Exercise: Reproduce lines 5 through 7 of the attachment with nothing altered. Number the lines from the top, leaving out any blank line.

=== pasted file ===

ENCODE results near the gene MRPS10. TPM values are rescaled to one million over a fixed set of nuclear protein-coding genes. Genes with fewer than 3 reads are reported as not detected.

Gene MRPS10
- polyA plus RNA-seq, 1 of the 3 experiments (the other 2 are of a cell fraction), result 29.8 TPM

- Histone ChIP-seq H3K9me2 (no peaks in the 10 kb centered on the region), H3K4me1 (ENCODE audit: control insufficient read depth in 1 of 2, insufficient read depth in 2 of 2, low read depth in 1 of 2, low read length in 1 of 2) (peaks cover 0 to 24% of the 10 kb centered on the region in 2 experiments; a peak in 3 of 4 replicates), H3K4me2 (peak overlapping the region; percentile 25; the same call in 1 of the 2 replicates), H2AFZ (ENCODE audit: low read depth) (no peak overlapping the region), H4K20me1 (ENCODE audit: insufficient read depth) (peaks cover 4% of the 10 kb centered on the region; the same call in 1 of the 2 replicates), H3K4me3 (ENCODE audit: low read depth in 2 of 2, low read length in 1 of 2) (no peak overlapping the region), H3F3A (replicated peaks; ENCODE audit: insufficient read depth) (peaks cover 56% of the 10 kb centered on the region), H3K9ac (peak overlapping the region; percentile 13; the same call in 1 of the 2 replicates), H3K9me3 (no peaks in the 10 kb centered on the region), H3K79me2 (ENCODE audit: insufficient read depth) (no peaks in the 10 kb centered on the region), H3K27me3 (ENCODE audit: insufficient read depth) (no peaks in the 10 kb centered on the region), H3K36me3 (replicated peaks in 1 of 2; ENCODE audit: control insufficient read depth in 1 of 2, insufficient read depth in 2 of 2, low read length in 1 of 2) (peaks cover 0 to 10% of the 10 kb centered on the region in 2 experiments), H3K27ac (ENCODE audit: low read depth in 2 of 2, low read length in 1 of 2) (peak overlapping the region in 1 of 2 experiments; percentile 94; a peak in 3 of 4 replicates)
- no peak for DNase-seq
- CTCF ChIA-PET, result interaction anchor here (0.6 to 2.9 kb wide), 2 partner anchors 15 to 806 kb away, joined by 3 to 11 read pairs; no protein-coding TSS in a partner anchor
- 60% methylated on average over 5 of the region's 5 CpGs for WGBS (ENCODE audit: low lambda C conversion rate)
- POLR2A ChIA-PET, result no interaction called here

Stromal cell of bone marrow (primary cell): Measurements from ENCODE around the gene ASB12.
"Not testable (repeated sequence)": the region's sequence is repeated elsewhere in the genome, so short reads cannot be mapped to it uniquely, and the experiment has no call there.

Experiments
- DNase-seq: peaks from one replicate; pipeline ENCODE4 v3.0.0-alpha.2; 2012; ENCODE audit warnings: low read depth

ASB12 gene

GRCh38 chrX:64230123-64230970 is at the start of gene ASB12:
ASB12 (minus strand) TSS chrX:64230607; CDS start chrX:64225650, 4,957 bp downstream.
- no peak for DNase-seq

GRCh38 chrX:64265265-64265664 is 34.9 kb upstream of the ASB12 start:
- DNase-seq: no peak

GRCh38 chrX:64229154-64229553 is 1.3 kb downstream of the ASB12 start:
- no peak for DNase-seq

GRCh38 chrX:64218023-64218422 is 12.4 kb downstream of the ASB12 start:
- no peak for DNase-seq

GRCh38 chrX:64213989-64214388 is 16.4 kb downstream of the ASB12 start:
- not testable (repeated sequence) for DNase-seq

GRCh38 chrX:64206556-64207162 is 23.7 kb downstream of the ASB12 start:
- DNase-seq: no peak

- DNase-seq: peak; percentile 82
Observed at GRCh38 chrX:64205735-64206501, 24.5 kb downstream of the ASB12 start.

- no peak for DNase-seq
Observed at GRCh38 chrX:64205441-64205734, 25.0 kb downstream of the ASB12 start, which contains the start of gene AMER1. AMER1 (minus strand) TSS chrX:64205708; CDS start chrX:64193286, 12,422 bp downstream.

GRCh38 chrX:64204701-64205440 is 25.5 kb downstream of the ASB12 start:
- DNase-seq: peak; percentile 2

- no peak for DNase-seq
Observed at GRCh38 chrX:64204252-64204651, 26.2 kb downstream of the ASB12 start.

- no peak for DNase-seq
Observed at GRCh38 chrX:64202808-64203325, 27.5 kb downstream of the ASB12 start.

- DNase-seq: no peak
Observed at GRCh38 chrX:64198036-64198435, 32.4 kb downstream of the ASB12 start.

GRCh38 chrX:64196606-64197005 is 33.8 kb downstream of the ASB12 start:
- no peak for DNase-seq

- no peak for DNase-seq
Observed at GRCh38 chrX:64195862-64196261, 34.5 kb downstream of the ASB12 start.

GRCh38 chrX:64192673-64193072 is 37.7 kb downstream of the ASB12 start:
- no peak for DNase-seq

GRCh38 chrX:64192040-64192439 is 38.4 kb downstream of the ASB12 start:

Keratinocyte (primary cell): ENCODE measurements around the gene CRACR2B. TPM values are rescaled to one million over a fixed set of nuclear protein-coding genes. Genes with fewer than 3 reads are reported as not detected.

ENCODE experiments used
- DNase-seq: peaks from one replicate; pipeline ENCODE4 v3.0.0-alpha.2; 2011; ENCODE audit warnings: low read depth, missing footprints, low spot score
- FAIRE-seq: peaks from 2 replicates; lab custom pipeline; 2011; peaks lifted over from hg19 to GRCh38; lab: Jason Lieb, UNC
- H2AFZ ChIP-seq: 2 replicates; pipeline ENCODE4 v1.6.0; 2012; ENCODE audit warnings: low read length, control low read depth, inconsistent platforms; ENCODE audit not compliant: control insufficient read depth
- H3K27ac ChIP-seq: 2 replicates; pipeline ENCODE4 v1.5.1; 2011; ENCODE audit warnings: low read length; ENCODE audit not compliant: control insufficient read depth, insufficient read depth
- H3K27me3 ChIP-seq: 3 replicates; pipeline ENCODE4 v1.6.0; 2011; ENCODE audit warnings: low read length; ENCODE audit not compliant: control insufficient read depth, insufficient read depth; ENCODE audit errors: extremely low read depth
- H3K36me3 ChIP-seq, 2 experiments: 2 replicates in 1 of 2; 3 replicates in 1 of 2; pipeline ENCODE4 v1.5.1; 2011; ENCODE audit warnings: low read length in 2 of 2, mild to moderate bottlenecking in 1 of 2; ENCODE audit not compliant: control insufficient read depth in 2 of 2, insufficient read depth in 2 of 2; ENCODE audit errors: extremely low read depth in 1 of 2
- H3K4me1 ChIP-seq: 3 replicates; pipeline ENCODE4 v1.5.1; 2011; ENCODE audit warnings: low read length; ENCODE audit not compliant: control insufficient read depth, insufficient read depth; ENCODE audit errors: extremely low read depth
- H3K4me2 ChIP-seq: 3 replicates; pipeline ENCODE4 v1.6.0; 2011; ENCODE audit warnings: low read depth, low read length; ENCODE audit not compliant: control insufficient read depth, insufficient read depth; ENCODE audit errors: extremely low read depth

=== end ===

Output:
- no peak for DNase-seq
- CTCF ChIA-PET, result interaction anchor here (0.6 to 2.9 kb wide), 2 partner anchors 15 to 806 kb away, joined by 3 to 11 read pairs; no protein-coding TSS in a partner anchor
- 60% methylated on average over 5 of the region's 5 CpGs for WGBS (ENCODE audit: low lambda C conversion rate)